Frodo decides that he and the hobbits should leave as soon as possible. But Maggot manages to persuade the hobbits to stay the night at his place before journeying to Buckland. Frodo gradually agrees. It’s so amazing that Farmer Maggot was keen to let the hobbits stay at his place for the night.

The next day, the hobbits with Farmer Maggot meet up with Merry. I found it tense and amusing when Farmer Maggot and the hobbits didn’t know who it was at first before it revealed to be Merry. Frodo is given a bag of mushrooms by Farmer Maggot, which must be a running joke in this chapter.


In this chapter, Frodo sits with Sam, Merry and Pippin in his new home in Buckland. It’s meant to feel like Bag End. Such a shame Frodo didn’t spend enough time in Buckland to enjoy his new home. Pippin then shares with Merry about what’s happened to them and tells him about the Black Riders.

Frodo soon discovers that Merry and Pippin also know the secret business of his regarding the ring. Merry and Pippin offer to go with Frodo, but Frodo is unwilling to take them on. It soon gets revealed that Sam was responsible for telling Merry and Pippin about Frodo’s business with the ring.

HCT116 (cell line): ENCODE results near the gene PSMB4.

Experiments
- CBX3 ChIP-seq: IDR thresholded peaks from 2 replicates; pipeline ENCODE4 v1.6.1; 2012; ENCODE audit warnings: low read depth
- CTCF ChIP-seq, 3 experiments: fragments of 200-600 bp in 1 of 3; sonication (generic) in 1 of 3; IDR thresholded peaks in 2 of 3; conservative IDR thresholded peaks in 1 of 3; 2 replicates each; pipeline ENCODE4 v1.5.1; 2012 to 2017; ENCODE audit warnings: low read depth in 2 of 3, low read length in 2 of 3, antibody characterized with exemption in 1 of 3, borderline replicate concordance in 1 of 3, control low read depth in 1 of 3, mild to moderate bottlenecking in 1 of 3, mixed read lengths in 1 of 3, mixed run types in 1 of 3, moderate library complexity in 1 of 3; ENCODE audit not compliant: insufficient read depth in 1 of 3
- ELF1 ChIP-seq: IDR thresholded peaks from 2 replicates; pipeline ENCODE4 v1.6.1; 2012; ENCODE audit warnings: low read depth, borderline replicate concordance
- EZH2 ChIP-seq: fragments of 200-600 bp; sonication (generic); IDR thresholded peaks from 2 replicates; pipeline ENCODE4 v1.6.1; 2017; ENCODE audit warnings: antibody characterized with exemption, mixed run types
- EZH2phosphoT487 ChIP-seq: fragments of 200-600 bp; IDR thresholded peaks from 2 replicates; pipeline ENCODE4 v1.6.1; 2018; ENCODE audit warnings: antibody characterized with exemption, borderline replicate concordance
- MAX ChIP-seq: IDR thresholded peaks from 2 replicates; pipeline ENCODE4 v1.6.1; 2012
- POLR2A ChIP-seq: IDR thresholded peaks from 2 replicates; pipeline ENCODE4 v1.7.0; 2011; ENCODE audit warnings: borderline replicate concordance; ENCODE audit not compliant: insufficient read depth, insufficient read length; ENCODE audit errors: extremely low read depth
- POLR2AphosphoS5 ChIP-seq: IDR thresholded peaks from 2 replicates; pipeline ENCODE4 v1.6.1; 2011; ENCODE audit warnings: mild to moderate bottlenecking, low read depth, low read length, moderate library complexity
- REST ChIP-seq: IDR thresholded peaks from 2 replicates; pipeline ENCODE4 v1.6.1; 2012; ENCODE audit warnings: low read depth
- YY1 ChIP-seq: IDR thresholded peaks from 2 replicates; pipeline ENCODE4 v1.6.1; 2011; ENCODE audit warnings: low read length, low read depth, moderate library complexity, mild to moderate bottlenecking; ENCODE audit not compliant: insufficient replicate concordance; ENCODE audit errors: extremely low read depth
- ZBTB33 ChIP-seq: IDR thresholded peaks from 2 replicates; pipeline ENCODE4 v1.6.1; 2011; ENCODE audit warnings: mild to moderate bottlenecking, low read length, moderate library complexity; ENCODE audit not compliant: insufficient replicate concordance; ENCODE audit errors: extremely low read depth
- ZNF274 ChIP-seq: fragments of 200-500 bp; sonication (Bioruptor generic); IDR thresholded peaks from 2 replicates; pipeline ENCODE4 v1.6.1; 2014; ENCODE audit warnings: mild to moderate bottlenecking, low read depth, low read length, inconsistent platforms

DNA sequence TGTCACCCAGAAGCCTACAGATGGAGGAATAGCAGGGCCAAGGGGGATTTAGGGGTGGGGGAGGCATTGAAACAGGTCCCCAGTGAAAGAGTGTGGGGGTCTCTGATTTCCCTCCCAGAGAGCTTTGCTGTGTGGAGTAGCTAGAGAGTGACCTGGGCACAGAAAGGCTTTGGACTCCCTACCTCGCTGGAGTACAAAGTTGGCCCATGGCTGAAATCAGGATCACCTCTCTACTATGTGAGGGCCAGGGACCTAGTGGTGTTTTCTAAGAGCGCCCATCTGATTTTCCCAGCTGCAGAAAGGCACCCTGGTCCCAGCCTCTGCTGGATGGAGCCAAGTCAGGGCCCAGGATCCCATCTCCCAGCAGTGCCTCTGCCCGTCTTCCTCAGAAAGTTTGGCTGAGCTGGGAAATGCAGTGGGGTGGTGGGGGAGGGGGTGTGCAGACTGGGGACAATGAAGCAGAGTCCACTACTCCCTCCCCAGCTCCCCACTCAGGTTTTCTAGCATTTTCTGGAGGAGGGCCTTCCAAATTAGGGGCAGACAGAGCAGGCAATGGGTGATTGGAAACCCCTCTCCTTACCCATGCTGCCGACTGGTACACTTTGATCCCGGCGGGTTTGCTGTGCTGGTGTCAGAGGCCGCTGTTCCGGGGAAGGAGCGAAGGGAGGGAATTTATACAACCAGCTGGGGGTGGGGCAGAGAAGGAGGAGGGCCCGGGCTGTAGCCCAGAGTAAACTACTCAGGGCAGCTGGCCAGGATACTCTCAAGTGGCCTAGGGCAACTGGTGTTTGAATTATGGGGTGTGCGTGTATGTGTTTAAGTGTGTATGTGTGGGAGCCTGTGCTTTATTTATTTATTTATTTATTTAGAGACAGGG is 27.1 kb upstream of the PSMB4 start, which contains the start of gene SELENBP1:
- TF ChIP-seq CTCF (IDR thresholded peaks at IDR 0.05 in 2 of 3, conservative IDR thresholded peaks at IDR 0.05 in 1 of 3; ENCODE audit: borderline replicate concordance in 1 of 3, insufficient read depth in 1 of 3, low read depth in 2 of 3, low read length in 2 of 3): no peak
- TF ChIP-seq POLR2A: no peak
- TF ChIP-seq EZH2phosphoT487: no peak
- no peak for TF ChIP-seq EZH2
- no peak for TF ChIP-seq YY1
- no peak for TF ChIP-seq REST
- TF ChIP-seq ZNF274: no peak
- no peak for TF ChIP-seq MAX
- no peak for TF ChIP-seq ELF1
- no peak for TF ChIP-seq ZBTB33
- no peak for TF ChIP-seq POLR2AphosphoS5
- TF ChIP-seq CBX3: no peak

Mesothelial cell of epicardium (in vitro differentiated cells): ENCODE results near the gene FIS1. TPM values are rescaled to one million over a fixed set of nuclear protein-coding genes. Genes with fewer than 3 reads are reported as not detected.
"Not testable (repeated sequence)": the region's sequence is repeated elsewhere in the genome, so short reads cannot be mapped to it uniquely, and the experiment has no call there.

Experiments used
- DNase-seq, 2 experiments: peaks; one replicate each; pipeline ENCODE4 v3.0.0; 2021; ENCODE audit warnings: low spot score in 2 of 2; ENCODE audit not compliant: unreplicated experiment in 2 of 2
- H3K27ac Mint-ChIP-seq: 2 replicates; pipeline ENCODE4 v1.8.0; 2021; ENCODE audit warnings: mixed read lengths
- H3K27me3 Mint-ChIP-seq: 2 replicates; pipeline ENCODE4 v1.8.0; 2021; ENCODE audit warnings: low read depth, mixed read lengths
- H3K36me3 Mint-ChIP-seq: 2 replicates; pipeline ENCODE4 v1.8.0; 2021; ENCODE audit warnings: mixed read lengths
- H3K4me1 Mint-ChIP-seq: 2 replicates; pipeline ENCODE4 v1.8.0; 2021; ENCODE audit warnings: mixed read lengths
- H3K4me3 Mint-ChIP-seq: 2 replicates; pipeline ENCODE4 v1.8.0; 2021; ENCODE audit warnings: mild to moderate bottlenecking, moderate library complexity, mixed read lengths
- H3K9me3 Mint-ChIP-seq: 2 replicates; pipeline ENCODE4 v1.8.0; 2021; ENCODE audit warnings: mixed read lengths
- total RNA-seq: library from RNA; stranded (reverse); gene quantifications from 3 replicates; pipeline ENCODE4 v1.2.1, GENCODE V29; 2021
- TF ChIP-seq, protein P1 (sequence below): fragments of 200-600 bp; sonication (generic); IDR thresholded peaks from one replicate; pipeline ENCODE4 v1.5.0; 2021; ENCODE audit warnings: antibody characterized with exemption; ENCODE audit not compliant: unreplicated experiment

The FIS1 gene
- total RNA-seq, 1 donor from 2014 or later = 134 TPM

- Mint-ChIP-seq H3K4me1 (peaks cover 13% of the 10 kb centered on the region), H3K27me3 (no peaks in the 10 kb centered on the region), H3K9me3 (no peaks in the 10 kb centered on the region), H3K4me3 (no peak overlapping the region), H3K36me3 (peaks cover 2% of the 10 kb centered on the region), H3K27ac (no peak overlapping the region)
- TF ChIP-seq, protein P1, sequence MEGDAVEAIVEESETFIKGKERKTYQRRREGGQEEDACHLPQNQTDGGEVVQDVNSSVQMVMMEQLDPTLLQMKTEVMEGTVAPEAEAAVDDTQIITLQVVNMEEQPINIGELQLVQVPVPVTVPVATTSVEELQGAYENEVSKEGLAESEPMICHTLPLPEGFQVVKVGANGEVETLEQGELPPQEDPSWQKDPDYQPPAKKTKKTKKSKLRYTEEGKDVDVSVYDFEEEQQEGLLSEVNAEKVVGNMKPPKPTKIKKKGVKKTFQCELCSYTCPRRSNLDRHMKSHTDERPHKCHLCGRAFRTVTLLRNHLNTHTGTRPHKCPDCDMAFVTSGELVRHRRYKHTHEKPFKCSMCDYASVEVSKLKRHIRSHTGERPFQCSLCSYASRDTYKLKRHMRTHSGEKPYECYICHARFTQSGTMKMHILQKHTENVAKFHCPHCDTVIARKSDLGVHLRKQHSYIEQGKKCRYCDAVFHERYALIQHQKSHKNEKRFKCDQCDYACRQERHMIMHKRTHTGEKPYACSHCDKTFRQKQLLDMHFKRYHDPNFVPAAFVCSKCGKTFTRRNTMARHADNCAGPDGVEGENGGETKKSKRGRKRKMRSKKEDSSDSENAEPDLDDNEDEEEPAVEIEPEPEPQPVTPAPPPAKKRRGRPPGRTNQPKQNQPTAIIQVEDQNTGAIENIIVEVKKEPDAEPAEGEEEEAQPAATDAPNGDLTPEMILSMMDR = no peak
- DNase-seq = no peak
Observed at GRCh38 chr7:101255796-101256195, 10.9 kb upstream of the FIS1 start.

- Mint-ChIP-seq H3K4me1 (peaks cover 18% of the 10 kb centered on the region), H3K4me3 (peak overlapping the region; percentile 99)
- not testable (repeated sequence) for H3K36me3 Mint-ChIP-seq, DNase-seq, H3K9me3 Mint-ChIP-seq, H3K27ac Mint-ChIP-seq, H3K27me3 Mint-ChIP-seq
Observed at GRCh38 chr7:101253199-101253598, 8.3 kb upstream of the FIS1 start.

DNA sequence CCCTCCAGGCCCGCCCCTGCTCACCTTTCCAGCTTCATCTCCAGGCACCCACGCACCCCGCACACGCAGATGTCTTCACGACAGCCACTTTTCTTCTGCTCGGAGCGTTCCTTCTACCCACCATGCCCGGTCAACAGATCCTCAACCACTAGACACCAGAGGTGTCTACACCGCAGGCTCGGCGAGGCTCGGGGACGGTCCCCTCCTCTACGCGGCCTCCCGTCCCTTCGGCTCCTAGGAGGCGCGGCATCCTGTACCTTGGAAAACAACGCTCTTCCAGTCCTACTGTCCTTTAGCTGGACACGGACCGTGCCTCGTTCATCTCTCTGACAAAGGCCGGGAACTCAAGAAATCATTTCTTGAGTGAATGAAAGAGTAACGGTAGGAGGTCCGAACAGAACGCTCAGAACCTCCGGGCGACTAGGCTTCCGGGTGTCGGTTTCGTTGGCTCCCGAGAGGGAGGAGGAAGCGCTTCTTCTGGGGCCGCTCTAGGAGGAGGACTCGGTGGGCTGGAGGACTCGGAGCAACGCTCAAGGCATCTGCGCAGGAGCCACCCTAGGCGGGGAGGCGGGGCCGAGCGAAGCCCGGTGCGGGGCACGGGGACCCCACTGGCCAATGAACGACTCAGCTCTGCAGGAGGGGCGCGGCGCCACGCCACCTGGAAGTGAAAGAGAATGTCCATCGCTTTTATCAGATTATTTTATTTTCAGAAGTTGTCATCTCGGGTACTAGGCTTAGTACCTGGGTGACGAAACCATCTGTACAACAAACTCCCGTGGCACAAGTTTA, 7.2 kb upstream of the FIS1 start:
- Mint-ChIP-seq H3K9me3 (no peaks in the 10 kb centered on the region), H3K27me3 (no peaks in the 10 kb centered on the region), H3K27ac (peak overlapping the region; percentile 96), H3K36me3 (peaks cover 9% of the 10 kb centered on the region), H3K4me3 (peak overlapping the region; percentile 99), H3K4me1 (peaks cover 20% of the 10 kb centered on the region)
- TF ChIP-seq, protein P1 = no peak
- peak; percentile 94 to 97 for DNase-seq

This gets Frodo annoyed and angry with Sam, despite Sam’s best intentions to get more companions to help his master on this perilous journey. This scene is wonderfully played between the characters. Sam, Merry and Pippin show their determination to join Frodo, to which Frodo becomes overjoyed.

Pretty soon, the four hobbits set off for Bree. They sing a song on the journey from Buckland to Bree. This is something that the four hobbits never did when they journeyed to Bree in the film. In fact, they were escaping for their lives from a Black Rider who was trying to chase them and catch Frodo.

The four hobbits eventually arrive at Bree without any trouble at all. Merry suggests that they stay at the Prancing Pony inn, which is of course where Gandalf is expected to meet them. Frodo reminds his friends that he’s to be called ‘Mr Underhill’ from now on in Bree; not to be called as ‘Mr. Baggins’.

4. STRIDER (12m 10s)

The four hobbits arrive at the Prancing Pony inn and they meet James Grout as Barliman Butterbur. I like James Grout’s performance as Barliman Butter in this version of ‘LOTR’ on radio. He’s funny and forgetful when he runs the Prancing Pony. I wish we’d seen more of Barliman Butterbur in the films.

Frodo and his friends manage to settle in nicely at the Prancing Pony. This is different to the uncomfortable, queasy atmosphere of the Prancing Pony in the movie version of ‘LOTR’. Butterbur enters in to kindly invite the four hobbits ‘to join the company’ and entertain them in the main bar.

Frodo, Sam and Pippin decide ‘to join the company’ in the main bar whilst Merry decides to go for a walk outside. They soon meet Robert Stephens as Strider, who seems to know about Frodo’s business. This is uncovered when the four hobbits start making a show themselves ‘to the company’.